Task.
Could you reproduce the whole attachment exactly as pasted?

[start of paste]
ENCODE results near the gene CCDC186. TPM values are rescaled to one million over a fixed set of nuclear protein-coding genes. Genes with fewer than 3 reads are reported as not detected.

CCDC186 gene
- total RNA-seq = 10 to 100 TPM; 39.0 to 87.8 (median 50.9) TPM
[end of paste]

ENCODE results near the gene CCDC186. TPM values are rescaled to one million over a fixed set of nuclear protein-coding genes. Genes with fewer than 3 reads are reported as not detected.

CCDC186 gene
- total RNA-seq = 10 to 100 TPM; 39.0 to 87.8 (median 50.9) TPM